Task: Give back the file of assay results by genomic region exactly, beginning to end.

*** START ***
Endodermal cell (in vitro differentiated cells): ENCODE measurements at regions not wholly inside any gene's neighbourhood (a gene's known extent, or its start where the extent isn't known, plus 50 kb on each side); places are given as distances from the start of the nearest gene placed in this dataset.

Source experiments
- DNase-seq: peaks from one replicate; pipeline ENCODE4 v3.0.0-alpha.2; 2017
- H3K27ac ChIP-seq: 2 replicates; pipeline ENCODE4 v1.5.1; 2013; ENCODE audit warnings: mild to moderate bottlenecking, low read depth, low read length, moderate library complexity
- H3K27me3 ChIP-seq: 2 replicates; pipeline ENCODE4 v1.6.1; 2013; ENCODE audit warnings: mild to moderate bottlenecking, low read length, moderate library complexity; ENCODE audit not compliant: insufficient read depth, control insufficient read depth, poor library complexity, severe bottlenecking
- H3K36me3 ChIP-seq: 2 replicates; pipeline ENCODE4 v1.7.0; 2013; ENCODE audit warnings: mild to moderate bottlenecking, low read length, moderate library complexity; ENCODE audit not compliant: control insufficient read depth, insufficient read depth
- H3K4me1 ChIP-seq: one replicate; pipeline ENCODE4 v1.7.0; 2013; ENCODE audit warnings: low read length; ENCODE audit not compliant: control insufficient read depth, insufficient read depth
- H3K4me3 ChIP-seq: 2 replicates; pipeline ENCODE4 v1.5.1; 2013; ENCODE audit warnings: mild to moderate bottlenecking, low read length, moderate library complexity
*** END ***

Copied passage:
Endodermal cell (in vitro differentiated cells): ENCODE measurements at regions not wholly inside any gene's neighbourhood (a gene's known extent, or its start where the extent isn't known, plus 50 kb on each side); places are given as distances from the start of the nearest gene placed in this dataset.

Source experiments
- DNase-seq: peaks from one replicate; pipeline ENCODE4 v3.0.0-alpha.2; 2017
- H3K27ac ChIP-seq: 2 replicates; pipeline ENCODE4 v1.5.1; 2013; ENCODE audit warnings: mild to moderate bottlenecking, low read depth, low read length, moderate library complexity
- H3K27me3 ChIP-seq: 2 replicates; pipeline ENCODE4 v1.6.1; 2013; ENCODE audit warnings: mild to moderate bottlenecking, low read length, moderate library complexity; ENCODE audit not compliant: insufficient read depth, control insufficient read depth, poor library complexity, severe bottlenecking
- H3K36me3 ChIP-seq: 2 replicates; pipeline ENCODE4 v1.7.0; 2013; ENCODE audit warnings: mild to moderate bottlenecking, low read length, moderate library complexity; ENCODE audit not compliant: control insufficient read depth, insufficient read depth
- H3K4me1 ChIP-seq: one replicate; pipeline ENCODE4 v1.7.0; 2013; ENCODE audit warnings: low read length; ENCODE audit not compliant: control insufficient read depth, insufficient read depth
- H3K4me3 ChIP-seq: 2 replicates; pipeline ENCODE4 v1.5.1; 2013; ENCODE audit warnings: mild to moderate bottlenecking, low read length, moderate library complexity